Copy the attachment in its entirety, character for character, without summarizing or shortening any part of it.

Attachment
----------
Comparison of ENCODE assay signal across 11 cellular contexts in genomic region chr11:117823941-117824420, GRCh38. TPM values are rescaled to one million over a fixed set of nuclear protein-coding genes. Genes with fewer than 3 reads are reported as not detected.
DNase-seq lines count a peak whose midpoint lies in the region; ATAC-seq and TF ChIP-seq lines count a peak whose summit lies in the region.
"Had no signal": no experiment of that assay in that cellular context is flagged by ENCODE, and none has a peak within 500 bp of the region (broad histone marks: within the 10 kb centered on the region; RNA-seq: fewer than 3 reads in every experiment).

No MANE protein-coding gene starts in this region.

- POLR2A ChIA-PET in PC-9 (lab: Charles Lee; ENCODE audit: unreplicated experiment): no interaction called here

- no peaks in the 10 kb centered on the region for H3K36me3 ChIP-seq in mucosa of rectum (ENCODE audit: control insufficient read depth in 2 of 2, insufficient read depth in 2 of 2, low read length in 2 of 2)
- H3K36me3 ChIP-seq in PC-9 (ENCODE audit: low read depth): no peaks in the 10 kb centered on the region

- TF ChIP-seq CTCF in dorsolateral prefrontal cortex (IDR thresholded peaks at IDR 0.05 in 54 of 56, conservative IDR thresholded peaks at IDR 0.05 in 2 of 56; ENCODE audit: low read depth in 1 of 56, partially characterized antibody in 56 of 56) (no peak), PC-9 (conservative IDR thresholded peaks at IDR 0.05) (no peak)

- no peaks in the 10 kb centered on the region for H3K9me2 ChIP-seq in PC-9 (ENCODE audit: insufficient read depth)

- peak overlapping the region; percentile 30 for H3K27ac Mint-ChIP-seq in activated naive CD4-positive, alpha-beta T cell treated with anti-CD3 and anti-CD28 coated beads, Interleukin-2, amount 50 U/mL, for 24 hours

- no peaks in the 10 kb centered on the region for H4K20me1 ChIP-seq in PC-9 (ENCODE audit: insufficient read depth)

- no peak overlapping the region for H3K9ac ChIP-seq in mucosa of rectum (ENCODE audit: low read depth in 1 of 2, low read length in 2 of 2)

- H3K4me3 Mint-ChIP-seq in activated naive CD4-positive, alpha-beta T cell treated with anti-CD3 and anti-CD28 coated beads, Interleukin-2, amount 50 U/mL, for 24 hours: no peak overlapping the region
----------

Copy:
Comparison of ENCODE assay signal across 11 cellular contexts in genomic region chr11:117823941-117824420, GRCh38. TPM values are rescaled to one million over a fixed set of nuclear protein-coding genes. Genes with fewer than 3 reads are reported as not detected.
DNase-seq lines count a peak whose midpoint lies in the region; ATAC-seq and TF ChIP-seq lines count a peak whose summit lies in the region.
"Had no signal": no experiment of that assay in that cellular context is flagged by ENCODE, and none has a peak within 500 bp of the region (broad histone marks: within the 10 kb centered on the region; RNA-seq: fewer than 3 reads in every experiment).

No MANE protein-coding gene starts in this region.

- POLR2A ChIA-PET in PC-9 (lab: Charles Lee; ENCODE audit: unreplicated experiment): no interaction called here

- no peaks in the 10 kb centered on the region for H3K36me3 ChIP-seq in mucosa of rectum (ENCODE audit: control insufficient read depth in 2 of 2, insufficient read depth in 2 of 2, low read length in 2 of 2)
- H3K36me3 ChIP-seq in PC-9 (ENCODE audit: low read depth): no peaks in the 10 kb centered on the region

- TF ChIP-seq CTCF in dorsolateral prefrontal cortex (IDR thresholded peaks at IDR 0.05 in 54 of 56, conservative IDR thresholded peaks at IDR 0.05 in 2 of 56; ENCODE audit: low read depth in 1 of 56, partially characterized antibody in 56 of 56) (no peak), PC-9 (conservative IDR thresholded peaks at IDR 0.05) (no peak)

- no peaks in the 10 kb centered on the region for H3K9me2 ChIP-seq in PC-9 (ENCODE audit: insufficient read depth)

- peak overlapping the region; percentile 30 for H3K27ac Mint-ChIP-seq in activated naive CD4-positive, alpha-beta T cell treated with anti-CD3 and anti-CD28 coated beads, Interleukin-2, amount 50 U/mL, for 24 hours

- no peaks in the 10 kb centered on the region for H4K20me1 ChIP-seq in PC-9 (ENCODE audit: insufficient read depth)

- no peak overlapping the region for H3K9ac ChIP-seq in mucosa of rectum (ENCODE audit: low read depth in 1 of 2, low read length in 2 of 2)

- H3K4me3 Mint-ChIP-seq in activated naive CD4-positive, alpha-beta T cell treated with anti-CD3 and anti-CD28 coated beads, Interleukin-2, amount 50 U/mL, for 24 hours: no peak overlapping the region